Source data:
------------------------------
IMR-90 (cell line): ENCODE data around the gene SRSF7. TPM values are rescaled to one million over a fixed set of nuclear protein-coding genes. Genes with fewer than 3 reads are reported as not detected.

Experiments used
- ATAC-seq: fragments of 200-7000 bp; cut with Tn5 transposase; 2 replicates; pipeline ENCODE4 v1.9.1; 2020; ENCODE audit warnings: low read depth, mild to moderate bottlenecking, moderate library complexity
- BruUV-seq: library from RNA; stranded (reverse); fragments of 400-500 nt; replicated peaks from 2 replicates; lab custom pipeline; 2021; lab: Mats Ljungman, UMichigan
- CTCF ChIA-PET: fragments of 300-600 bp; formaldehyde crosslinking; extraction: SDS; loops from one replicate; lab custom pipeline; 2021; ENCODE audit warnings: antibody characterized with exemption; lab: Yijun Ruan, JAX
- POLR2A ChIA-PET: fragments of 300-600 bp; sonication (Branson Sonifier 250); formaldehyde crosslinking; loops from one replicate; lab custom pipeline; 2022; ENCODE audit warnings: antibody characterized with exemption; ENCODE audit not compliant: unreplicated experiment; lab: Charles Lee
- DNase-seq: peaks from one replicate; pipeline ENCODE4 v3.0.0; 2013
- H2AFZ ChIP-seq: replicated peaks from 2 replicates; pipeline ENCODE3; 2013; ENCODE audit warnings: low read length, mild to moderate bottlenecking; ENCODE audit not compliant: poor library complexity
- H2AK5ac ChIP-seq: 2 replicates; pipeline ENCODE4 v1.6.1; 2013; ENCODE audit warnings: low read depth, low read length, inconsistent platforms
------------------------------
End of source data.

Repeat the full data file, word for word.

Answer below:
IMR-90 (cell line): ENCODE data around the gene SRSF7. TPM values are rescaled to one million over a fixed set of nuclear protein-coding genes. Genes with fewer than 3 reads are reported as not detected.

Experiments used
- ATAC-seq: fragments of 200-7000 bp; cut with Tn5 transposase; 2 replicates; pipeline ENCODE4 v1.9.1; 2020; ENCODE audit warnings: low read depth, mild to moderate bottlenecking, moderate library complexity
- BruUV-seq: library from RNA; stranded (reverse); fragments of 400-500 nt; replicated peaks from 2 replicates; lab custom pipeline; 2021; lab: Mats Ljungman, UMichigan
- CTCF ChIA-PET: fragments of 300-600 bp; formaldehyde crosslinking; extraction: SDS; loops from one replicate; lab custom pipeline; 2021; ENCODE audit warnings: antibody characterized with exemption; lab: Yijun Ruan, JAX
- POLR2A ChIA-PET: fragments of 300-600 bp; sonication (Branson Sonifier 250); formaldehyde crosslinking; loops from one replicate; lab custom pipeline; 2022; ENCODE audit warnings: antibody characterized with exemption; ENCODE audit not compliant: unreplicated experiment; lab: Charles Lee
- DNase-seq: peaks from one replicate; pipeline ENCODE4 v3.0.0; 2013
- H2AFZ ChIP-seq: replicated peaks from 2 replicates; pipeline ENCODE3; 2013; ENCODE audit warnings: low read length, mild to moderate bottlenecking; ENCODE audit not compliant: poor library complexity
- H2AK5ac ChIP-seq: 2 replicates; pipeline ENCODE4 v1.6.1; 2013; ENCODE audit warnings: low read depth, low read length, inconsistent platforms